Australia proposes fee hike for immigrant parent visas

Australia will consider substantial fee hikes for migrants bringing out their parents following a controversial government report which proposed tougher rules and fees to offset the cost of absorbing older immigrants.
Australia will consider substantial fee hikes for migrants bringing out their parents following a controversial government report which proposed tougher rules and fees to offset the cost of absorbing older immigrants.PHOTO: BLOOMBERG

Migrants upset by govt panel's report, which says aged parents are a burden to health system

Australia will consider substantial fee hikes for migrants bringing out their parents following a controversial government report which proposed tougher rules and fees to offset the cost of absorbing older immigrants. In a finding that caused anger among immigrants, the Federal Government's independent advisory body, the Productivity Commission, recommended in a report released last week that fees for parent visas should be "substantially" increased from the current ones of about A$50,000 (S$51,800) per parent.

The commission said older migrants cost the nation because they are a burden on the health system and many do not hold jobs or pay taxes. It said the cost to Australia of admitting a parent was between A$335,000 and A$410,000 over the course of his or her lifetime.

"Immigrant parents are at stages of their lives when they make considerable claims on the aged care, health and social security systems, which must be met through taxpayer funds," said the report.

"They tend to have low integration into the labour market largely due to their older ages and, in some cases, poorer than average English- language proficiency. This means lower income (and income tax) than other immigrants."

Currently, foreign parents of Australian citizens can apply for permanent residency if most of their children live in Australia and they either pay about A$50,000 for fast- tracked processing or wait up to 30 years and pay a fee of up to A$6,000.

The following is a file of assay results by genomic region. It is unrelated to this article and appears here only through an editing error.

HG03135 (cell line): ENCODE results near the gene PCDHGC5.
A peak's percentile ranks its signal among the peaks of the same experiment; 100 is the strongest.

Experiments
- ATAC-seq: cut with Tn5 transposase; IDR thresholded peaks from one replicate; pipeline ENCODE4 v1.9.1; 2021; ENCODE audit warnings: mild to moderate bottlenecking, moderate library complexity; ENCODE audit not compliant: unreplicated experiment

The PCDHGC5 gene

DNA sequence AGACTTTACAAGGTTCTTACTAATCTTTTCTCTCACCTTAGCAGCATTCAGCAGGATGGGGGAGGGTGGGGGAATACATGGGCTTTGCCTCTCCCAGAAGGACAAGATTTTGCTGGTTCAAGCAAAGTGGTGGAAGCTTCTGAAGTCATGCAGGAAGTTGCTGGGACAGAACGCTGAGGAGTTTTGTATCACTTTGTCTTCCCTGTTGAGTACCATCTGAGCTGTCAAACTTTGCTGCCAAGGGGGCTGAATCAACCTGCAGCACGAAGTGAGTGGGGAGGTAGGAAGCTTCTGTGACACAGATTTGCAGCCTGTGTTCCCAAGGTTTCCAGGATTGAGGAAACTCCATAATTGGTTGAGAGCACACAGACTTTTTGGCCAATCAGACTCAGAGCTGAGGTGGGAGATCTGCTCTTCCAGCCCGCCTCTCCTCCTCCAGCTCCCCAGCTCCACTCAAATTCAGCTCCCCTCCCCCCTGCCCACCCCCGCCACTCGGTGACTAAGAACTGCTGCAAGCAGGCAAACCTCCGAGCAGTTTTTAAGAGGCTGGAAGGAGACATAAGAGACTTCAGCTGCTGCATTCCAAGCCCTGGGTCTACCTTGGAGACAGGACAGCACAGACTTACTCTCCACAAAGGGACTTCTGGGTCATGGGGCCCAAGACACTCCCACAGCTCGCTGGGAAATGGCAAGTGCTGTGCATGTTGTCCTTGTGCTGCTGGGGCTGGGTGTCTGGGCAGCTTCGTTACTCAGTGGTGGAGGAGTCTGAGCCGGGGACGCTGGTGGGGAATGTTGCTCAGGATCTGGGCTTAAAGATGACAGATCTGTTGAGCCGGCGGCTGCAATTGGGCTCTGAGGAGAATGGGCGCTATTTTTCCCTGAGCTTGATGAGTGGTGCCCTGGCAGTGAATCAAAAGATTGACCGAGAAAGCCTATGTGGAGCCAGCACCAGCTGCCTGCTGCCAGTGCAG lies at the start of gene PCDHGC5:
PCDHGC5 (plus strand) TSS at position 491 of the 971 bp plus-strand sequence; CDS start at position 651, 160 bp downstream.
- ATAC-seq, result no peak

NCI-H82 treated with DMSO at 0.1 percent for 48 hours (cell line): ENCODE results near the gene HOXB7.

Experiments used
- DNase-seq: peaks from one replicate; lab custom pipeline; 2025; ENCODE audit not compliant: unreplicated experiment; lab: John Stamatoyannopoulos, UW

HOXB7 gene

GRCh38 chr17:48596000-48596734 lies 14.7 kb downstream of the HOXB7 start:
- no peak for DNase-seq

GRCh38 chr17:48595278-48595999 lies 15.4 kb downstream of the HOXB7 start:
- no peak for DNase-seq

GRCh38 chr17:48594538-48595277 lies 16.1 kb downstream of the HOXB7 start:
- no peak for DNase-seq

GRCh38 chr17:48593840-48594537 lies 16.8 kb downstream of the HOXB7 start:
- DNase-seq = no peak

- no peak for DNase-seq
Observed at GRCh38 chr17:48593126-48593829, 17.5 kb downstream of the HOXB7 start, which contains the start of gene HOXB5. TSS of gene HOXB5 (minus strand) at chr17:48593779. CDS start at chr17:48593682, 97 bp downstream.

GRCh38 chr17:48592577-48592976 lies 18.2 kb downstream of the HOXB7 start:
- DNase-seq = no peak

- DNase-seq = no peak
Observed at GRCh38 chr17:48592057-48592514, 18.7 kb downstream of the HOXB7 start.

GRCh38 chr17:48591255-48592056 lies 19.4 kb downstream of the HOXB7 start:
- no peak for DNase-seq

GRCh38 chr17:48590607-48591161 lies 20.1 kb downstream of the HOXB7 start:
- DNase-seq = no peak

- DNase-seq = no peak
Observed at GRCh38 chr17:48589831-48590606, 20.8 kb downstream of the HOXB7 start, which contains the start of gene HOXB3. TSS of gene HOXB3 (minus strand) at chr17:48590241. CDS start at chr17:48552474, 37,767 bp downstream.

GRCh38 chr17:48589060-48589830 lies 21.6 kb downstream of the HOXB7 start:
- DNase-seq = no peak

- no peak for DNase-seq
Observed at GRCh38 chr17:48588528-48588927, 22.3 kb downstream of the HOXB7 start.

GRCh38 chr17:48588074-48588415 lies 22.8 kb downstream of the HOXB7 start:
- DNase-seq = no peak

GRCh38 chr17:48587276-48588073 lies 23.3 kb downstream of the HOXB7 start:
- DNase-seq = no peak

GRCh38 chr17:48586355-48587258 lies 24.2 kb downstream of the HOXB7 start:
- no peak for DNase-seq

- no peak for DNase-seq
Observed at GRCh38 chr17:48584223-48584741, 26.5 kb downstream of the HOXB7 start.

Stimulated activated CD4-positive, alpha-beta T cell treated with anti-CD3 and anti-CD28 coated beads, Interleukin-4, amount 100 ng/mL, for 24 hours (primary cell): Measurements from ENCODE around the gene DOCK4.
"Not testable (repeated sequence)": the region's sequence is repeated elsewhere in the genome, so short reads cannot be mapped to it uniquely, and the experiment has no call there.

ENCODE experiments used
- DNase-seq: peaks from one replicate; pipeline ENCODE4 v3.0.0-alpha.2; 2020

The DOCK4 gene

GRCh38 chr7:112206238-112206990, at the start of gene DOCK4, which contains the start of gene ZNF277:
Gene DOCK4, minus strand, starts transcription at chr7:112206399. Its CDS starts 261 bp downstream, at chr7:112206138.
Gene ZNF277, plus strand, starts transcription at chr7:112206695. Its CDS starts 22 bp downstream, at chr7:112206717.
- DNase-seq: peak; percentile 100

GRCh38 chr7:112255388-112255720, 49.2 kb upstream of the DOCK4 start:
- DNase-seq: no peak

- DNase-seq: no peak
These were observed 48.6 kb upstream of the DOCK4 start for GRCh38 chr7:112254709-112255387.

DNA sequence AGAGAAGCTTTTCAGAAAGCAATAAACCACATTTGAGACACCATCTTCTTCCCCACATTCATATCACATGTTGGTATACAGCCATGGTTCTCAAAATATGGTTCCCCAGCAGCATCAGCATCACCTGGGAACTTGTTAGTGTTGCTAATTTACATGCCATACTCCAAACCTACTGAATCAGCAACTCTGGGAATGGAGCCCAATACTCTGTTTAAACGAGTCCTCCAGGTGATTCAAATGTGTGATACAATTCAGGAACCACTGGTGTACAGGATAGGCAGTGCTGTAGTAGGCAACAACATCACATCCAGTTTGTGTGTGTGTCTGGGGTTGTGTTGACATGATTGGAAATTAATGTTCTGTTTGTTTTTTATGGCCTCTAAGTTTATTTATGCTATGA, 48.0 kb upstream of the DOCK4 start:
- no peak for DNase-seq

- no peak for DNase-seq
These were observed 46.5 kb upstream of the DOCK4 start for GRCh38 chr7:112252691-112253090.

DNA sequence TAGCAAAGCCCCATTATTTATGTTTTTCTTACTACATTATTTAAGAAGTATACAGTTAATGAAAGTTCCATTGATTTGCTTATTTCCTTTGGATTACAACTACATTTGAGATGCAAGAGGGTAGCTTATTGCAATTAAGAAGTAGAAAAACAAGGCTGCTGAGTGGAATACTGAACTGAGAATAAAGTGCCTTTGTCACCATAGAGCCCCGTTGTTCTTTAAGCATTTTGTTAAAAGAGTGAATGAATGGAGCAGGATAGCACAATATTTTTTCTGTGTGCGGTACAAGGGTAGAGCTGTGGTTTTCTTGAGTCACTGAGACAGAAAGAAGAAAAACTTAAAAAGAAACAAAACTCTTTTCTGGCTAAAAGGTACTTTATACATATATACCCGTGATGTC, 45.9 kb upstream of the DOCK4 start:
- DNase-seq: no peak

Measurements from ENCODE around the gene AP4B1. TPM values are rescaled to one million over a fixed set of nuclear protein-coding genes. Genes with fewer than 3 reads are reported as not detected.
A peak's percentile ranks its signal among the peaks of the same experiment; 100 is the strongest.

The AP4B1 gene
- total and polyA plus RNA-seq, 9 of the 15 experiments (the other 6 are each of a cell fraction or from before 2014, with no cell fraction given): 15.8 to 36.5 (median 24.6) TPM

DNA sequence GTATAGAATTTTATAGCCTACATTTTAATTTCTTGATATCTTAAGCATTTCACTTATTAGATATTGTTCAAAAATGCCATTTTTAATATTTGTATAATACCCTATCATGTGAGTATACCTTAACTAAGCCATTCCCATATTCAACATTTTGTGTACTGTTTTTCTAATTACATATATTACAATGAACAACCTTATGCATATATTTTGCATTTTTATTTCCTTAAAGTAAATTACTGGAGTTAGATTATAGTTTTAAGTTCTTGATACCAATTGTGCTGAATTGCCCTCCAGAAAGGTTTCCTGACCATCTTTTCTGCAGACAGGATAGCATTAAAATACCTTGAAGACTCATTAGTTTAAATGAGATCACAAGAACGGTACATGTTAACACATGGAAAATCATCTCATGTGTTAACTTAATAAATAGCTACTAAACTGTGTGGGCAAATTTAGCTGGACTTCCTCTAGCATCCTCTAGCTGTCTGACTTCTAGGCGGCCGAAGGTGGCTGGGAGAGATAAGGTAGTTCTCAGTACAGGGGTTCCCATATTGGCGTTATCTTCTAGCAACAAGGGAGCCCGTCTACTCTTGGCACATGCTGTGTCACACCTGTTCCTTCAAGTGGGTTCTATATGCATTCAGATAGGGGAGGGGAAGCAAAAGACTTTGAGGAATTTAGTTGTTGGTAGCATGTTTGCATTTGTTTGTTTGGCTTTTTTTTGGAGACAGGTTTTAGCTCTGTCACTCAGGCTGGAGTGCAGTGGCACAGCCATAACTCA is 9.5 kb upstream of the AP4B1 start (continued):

In the past year, 8,675 parents received visas, including 80 Singaporeans, according to official figures provided to The Straits Times. The total included 7,175 parents who received visas under the fast-tracked scheme and 1,500 under the slower, lower-fee scheme.

In the past year, 8,675 parents received visas, including 80 Singaporeans, according to official figures provided to The Straits Times. The total included 7,175 parents who received visas under the fast-tracked scheme and 1,500 under the slower, lower-fee scheme.

The commission said "the case for retaining parent visas in their current form is weak" and recommended fee hikes for fast-tracked parents. Others should be admitted only where there are "strong" compassionate grounds, it said.

The findings were fiercely rejected by migrant communities which have been pushing for Australia to make it easier to bring over parents. Migrant groups say they tend to place a particularly strong emphasis on involving grandparents in the life of the family.

The main organisation representing Australians from ethnically diverse backgrounds, the Federation of Ethnic Communities' Councils of Australia, said it was "strongly opposed" to the recommendations. It said the commission had adopted a "punitive approach" and had discounted the social and cultural benefits of uniting parents and children.

"The availability of family reunion is important for successful settlement, allowing migrants to maintain family ties and connections," the federation said in a statement.

Immigration Minister Peter Dutton said he will consider the commission's recommendations before making changes.

The government on Friday confirmed plans to introduce a temporary, sponsored visa to allow parents to visit for five years, as long as applicants hold private health insurance. The visas are due to begin next year.

Migrant groups - led by members of the fast-growing Indian community - have long urged the government to ease visa requirements for elderly parents who assist with the children and family cohesion.

An Australian-Indian who helped to lead a public campaign for change in the lead-up to the election, Mr Arvind Duggal, said he wanted his mother to be allowed to become a permanent presence in the lives of his young children.

Mr Duggal, who moved from India in 2008, said his mother has had to visit on a tourist visa and can spend only a year in Australia before returning to India for six months.

"We always learn from our grandparents and our children are missing that part," he told SBS News earlier this year.

A version of this article appeared in the print edition of The Straits Times on September 26, 2016, with the headline 'Australia proposes fee hike for immigrant parent visas'. Print Edition | Subscribe